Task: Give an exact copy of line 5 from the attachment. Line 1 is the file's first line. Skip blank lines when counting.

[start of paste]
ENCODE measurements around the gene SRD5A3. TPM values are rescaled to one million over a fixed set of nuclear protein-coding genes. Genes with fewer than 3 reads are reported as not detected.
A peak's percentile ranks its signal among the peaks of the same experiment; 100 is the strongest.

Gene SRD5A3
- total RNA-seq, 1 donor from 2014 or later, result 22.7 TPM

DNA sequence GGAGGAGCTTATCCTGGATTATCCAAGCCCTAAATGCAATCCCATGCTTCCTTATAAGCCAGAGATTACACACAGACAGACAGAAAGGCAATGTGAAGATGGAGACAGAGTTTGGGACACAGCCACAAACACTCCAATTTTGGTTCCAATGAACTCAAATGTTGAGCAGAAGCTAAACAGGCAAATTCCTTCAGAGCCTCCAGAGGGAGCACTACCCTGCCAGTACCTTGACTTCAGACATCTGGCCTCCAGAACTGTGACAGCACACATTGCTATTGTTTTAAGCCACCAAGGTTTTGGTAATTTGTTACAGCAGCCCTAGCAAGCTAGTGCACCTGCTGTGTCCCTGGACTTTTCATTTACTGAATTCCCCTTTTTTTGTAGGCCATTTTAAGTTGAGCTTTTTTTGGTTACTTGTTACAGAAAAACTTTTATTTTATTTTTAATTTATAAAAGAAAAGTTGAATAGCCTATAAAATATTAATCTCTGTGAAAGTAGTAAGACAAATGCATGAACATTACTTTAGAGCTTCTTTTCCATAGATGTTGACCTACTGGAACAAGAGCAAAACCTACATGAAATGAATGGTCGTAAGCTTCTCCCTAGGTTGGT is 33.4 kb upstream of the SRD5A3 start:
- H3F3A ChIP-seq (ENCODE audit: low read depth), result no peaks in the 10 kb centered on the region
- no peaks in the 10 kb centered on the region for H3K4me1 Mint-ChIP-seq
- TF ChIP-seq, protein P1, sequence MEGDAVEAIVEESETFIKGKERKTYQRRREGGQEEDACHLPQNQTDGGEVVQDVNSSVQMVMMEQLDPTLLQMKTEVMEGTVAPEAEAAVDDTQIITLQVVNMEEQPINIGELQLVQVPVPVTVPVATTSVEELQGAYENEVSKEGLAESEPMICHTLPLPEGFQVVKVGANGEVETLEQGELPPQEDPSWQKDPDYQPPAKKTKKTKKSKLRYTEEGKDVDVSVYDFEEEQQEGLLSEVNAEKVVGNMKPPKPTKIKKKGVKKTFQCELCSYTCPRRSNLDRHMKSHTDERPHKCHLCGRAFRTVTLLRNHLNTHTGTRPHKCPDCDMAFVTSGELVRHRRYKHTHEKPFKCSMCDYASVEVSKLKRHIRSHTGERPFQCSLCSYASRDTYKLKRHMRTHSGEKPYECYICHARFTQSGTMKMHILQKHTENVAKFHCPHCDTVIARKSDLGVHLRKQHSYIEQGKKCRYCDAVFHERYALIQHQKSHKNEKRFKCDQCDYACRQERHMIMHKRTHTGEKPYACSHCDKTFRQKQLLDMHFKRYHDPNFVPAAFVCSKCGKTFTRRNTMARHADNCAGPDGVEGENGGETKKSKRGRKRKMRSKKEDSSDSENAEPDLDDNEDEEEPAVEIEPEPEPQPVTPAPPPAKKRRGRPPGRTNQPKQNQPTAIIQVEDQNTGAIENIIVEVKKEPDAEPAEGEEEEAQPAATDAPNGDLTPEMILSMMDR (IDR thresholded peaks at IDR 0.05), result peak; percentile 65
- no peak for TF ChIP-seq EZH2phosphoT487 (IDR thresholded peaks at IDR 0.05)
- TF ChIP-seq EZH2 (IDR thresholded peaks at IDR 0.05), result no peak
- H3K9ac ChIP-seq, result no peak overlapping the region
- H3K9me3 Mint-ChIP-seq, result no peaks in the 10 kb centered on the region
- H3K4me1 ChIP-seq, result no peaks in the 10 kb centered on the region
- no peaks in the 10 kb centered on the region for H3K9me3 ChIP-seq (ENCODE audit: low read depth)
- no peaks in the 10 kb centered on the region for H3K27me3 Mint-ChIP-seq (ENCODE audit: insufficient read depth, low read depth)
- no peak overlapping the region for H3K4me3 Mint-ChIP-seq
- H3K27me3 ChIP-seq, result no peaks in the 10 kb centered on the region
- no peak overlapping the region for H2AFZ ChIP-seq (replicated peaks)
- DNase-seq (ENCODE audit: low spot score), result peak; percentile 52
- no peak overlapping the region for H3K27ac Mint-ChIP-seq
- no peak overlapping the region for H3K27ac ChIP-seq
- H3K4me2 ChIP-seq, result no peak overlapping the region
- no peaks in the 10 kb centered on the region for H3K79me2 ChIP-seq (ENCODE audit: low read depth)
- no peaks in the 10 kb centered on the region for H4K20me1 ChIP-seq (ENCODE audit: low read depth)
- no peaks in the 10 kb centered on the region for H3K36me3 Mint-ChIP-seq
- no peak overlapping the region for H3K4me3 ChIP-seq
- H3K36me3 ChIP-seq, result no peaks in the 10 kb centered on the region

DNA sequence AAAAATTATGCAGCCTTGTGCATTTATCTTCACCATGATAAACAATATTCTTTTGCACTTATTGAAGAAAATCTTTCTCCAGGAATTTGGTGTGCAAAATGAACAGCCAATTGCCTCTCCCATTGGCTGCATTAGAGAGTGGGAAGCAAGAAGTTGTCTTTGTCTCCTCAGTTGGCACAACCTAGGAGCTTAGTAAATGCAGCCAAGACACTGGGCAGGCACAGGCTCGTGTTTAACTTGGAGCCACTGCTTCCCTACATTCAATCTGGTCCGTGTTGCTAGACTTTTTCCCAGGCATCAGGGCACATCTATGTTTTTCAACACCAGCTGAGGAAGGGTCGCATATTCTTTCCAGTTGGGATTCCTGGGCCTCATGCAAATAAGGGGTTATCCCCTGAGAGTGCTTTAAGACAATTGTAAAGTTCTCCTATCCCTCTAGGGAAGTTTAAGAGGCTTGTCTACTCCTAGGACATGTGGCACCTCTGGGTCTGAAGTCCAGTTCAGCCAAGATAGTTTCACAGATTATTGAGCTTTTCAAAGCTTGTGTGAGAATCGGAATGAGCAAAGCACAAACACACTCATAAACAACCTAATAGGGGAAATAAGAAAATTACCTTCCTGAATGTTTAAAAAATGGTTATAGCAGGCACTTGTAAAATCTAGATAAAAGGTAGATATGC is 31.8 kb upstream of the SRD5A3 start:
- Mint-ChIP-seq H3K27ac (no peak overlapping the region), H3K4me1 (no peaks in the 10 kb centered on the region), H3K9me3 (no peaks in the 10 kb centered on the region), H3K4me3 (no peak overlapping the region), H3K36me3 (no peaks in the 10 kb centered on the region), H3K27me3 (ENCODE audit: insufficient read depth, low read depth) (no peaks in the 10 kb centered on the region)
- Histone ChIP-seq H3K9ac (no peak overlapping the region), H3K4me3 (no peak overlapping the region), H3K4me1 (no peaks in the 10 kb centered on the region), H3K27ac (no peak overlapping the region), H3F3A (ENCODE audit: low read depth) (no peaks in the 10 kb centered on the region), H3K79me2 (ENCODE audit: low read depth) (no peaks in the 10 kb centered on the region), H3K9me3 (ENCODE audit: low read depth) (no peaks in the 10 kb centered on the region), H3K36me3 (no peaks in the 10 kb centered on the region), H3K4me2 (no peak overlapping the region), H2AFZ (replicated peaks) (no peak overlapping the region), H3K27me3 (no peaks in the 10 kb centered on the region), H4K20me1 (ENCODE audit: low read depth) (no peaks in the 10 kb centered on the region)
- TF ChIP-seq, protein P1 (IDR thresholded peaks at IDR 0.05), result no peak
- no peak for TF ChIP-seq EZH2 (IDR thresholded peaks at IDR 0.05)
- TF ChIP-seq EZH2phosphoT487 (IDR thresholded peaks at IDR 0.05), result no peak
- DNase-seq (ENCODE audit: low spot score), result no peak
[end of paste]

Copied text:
DNA sequence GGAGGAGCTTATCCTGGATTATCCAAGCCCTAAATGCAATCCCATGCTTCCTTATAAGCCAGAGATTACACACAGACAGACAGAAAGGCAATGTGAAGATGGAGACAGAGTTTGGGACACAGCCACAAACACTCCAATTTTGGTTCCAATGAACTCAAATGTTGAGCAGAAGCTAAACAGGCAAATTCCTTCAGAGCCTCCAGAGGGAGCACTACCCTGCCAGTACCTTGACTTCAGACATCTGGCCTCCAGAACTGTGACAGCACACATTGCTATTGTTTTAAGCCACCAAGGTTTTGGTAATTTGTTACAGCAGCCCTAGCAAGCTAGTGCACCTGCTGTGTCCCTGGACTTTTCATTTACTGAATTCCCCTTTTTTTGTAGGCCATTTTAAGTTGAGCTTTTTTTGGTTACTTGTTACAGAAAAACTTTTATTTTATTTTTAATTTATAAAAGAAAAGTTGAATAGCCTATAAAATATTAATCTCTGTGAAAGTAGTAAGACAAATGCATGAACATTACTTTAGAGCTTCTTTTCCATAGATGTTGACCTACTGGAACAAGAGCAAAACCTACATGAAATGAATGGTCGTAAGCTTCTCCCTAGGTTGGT is 33.4 kb upstream of the SRD5A3 start: